Tennessee fans do NOT know what to expect from Rick Clausen, who will quarterback Saturday's game at Vanderbilt. Oddsmakers don't know what to expect, either, which is why they've installed the Big Orange as a modest 13-point favorite despite a 7-2 record, a top-20 national ranking and a 21-game winning streak in the series.
So, how will the offense be different now that injuries to Schaeffer and Ainge have thrust Clausen into the QB job?
''Obviously, Rick's been in college four years, so he's been exposed to a little bit more,'' UT offensive coordinator Randy Sanders said. ''At the same time, it's like playing with a freshman because he hasn't had that many starts ... hasn't had that many snaps.''
Whereas Ainge beat teams with his arm and Schaeffer beat them with his feet, Clausen must beat teams with his mind. His arm isn't nearly as strong as Ainge's and his feet aren't nearly as fast as Schaeffer's. As a result, he must outsmart and outexecute opponents in order to keep the first-down chains moving.
''Rick is intelligent ... sees the field well,'' Sanders said. ''He doesn't have the arm Erik has but he has a little more knowledge and awareness, so he'll have to make up for it with timing and anticipation.''
Asked what he brings to the offense, Clausen replied: ''I think I can get the offense out of a bad play. I think that's the biggest thing ... my understanding of the offense. I can put the offense in the best situation possible.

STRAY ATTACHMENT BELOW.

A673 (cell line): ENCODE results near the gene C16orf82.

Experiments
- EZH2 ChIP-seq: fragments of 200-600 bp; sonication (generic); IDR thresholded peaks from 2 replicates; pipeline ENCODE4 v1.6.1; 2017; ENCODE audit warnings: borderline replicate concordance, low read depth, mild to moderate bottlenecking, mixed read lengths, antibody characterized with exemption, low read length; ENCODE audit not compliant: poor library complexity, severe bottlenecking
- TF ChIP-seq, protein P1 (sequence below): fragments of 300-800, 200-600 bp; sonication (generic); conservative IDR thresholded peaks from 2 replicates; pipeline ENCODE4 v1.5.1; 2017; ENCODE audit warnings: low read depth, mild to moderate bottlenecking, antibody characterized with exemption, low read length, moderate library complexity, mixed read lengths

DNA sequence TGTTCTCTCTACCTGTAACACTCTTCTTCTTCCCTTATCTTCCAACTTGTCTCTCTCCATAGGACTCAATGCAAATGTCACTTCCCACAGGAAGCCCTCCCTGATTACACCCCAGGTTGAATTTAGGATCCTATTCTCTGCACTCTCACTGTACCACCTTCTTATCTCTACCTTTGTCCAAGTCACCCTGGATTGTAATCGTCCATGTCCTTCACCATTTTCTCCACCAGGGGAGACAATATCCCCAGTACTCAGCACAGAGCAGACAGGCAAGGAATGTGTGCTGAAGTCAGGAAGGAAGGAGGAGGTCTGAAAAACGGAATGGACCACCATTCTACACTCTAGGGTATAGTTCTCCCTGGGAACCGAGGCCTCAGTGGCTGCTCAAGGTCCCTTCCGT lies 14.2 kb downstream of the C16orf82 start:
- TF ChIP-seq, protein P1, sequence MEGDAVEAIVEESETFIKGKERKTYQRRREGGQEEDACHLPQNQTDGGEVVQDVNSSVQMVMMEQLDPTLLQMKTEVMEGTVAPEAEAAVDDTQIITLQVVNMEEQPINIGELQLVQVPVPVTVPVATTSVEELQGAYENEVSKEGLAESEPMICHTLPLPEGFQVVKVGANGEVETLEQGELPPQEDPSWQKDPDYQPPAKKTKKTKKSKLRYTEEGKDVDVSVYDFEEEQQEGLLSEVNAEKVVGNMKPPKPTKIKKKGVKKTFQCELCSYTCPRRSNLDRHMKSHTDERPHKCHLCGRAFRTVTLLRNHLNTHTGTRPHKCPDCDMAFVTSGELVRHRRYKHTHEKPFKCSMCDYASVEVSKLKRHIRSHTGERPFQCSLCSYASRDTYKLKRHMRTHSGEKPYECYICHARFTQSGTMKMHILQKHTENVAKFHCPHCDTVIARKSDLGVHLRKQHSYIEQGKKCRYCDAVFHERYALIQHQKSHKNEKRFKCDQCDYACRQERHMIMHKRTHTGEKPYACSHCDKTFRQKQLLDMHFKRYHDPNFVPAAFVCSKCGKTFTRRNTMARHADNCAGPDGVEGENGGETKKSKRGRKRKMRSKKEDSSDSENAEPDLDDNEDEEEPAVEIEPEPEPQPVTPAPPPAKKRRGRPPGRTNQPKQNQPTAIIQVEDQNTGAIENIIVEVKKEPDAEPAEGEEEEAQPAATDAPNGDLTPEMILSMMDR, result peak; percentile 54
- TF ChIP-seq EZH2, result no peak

''Regardless of what kind of defense they (opponents) are in, we've just got to outsmart 'em. I think that's one of the keys -- knowledge of the game and understanding what the offense can do and what is expected of the quarterback position.''
Because Clausen is not as gifted as Ainge and Schaeffer, he won't be counted upon to make as many plays. Mainly, his job will be to get the ball to teammates who CAN make plays.
''Rick might be a little more dependent on everybody else playing well and doing their jobs,'' Sanders said. ''He doesn't have the arm or the legs to make up for his mistakes or THEIR mistakes.''
Not surprisingly, Clausen appears to be growing weary of hearing about the attributes he lacks.
''To play in this offense, you don't need to be 6-5, throw the ball 95 yards or run a 4.4,'' he said. ''You just need to play within yourself, run the offense as well as possible, and get the ball in the hands of the athletes.... Trying not to make mistakes is the biggest key.''
Clausen has some things going for him. After nearly two full years at Tennessee, he has a better grasp of the Vol schemes than Ainge or Schaeffer. Thus, he'll have access to more of the ''package'' than his freshman counterparts did.
''We can probably run more of our package with him,'' Sanders said. ''You try to play to his strengths. His arm isn't as big as Erik's but it's very similar to Brent's. And he's not unlike what Casey (Clausen) was. He's got plenty enough arm to be a good quarterback.''